REASONABLE GO: Access to education limiting our future

CLARENCE Valley locals are less likely to have studied since they finished school than their equivalents in Brisbane.Our changing economy indicates we will soon need them.Australian Bureau of Statistics figures show at the last census 30.4% of Clarence Valley locals had studied after finishing high school.

This compared to 61.2% of Brisbane residents with post-school credentials. These include certifications, diplomas, advanced diplomas, bachelor degrees and post-graduate certifications.The gap is most noticeable in university degrees. In the Clarence Valley 6.9% of locals had a bachelor degree or greater, as compared to 28.7% in Brisbane.Simply 12.7% of Clarence Valley locals had a certificate credentials as compared to 14.4% in Brisbane.

Regional Universities Network chair Jan Thomas stated the entire country benefited from regional Australia becoming more informed as conventional employers ended up being more reliant on automation and innovation.Prof Thomas stated we required all Australians to be as educated as possible to compete worldwide"It is unreasonable to think (regional Australians) do not have the very same access to education as their urbane equivalents," she said.

Likewise, Regional Australia Institute CEO Jack Archer stated creating "tasks of the future" in local locations would need a more educated population."That's our secret difficulty. We know that the traditional tasks in local areas are being challenged," Mr. Archer stated.Federal Minister for Education Simon Birmingham stated the Coalition was committed to guaranteeing local students had access to tertiary education equal to city associates.Likewise, shadow minister for education Kim Carr said Labor was dedicated to guaranteeing fair access to universities for regional Australians.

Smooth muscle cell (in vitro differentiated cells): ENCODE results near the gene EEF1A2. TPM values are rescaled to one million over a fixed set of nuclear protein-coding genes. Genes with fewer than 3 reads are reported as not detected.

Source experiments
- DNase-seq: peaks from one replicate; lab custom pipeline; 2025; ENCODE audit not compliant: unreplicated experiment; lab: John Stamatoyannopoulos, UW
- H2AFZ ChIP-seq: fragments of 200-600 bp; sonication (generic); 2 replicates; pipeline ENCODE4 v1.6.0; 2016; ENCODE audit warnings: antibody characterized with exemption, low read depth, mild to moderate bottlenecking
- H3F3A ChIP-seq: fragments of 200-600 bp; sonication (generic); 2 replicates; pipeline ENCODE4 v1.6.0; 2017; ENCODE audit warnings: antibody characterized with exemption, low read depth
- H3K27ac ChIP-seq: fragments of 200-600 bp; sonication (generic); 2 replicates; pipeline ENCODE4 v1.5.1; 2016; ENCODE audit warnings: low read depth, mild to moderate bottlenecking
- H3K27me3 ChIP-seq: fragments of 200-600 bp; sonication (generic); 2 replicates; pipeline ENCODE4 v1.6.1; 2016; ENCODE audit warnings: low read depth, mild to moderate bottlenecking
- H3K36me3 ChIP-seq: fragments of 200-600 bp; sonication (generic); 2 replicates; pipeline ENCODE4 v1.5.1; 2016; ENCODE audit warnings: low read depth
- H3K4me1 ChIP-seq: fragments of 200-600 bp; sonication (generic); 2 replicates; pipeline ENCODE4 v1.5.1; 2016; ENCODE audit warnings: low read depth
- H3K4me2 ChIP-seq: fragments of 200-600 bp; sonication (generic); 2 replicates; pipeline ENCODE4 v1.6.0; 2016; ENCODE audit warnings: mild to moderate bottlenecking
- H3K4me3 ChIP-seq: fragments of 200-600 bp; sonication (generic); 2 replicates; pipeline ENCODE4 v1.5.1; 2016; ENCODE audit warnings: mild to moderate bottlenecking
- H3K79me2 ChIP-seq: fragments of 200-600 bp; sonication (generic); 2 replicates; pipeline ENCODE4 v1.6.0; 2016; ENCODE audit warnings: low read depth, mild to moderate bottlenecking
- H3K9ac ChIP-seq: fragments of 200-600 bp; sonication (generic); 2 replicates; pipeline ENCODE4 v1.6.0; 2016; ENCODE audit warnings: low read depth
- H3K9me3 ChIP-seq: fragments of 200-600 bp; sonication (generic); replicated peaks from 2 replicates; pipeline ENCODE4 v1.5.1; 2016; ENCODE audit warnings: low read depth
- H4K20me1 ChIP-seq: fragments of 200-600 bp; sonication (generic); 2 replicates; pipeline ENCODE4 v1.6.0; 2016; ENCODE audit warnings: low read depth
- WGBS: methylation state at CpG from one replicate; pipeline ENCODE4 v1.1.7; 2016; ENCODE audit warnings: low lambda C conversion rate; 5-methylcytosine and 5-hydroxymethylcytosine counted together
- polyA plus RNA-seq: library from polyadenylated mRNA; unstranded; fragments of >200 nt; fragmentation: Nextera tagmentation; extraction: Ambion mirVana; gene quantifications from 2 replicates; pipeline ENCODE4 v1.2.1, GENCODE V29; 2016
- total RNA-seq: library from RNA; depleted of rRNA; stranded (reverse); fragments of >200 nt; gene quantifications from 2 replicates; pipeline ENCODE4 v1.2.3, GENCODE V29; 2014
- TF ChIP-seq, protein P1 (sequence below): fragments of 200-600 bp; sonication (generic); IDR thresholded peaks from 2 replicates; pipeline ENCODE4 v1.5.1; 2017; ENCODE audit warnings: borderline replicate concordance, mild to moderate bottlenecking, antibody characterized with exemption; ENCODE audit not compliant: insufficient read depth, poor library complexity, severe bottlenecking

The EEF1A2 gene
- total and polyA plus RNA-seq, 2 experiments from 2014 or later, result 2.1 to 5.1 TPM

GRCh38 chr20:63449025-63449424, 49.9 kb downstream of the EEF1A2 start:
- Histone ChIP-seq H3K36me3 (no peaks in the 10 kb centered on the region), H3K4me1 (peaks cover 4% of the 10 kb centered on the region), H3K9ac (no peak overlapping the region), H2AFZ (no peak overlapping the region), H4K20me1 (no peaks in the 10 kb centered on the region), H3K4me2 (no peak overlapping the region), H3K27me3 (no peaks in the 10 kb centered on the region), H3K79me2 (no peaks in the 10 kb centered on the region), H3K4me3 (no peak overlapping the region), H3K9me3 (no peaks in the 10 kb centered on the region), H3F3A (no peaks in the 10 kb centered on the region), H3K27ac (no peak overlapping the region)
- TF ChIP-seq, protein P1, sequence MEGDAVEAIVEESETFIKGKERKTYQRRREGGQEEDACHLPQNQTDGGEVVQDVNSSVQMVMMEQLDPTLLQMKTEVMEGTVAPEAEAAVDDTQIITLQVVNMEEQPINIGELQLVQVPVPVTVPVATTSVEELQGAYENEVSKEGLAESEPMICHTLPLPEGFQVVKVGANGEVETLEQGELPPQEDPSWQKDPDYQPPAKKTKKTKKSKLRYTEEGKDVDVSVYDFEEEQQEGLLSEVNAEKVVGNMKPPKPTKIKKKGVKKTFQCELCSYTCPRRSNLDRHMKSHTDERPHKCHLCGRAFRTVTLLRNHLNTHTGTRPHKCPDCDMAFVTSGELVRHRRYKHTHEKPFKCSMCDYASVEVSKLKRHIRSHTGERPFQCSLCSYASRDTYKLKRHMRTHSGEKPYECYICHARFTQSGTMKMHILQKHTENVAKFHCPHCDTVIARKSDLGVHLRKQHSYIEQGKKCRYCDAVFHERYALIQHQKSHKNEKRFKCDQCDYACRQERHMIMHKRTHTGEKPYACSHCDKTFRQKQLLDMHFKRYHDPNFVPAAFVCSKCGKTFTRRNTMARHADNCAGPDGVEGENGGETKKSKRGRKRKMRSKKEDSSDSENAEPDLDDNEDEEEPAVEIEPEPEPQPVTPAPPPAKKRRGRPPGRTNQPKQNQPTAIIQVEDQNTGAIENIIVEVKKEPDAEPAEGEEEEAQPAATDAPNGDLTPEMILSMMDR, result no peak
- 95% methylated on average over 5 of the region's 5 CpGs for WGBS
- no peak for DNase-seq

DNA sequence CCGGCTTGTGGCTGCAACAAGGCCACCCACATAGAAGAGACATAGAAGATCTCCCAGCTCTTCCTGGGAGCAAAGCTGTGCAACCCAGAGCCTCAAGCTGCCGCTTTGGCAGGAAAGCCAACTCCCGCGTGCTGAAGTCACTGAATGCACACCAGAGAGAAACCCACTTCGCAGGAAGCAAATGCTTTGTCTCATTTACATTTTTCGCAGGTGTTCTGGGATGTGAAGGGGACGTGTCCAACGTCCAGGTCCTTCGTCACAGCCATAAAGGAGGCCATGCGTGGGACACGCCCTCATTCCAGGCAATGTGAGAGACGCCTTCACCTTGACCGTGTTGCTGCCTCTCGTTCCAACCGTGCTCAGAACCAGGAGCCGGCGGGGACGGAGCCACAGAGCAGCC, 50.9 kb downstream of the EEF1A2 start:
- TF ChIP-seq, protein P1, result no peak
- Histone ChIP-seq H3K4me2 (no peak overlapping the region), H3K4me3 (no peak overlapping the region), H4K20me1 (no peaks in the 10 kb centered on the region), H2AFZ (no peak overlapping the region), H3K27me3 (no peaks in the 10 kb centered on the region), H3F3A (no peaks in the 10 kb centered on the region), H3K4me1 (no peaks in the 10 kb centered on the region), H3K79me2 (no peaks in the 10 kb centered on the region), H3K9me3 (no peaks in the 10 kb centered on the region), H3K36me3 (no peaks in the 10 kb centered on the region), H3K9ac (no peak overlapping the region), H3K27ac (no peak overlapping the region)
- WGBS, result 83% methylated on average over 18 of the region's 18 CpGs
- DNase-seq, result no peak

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The gap is most noticeable in university degrees. In the Clarence Valley 6.9% of locals had a bachelor degree or greater, as compared to 28.7% in Brisbane.

  • "It is unreasonable to think (regional Australians) do not have the very same access to education as their urbane equivalents," she said.

  • "It is unreasonable to think (regional Australians) do not have the very same access to education as their urbane equivalents," she said.

  • "It is unreasonable to think (regional Australians) do not have the very same access to education as their urbane equivalents," she said.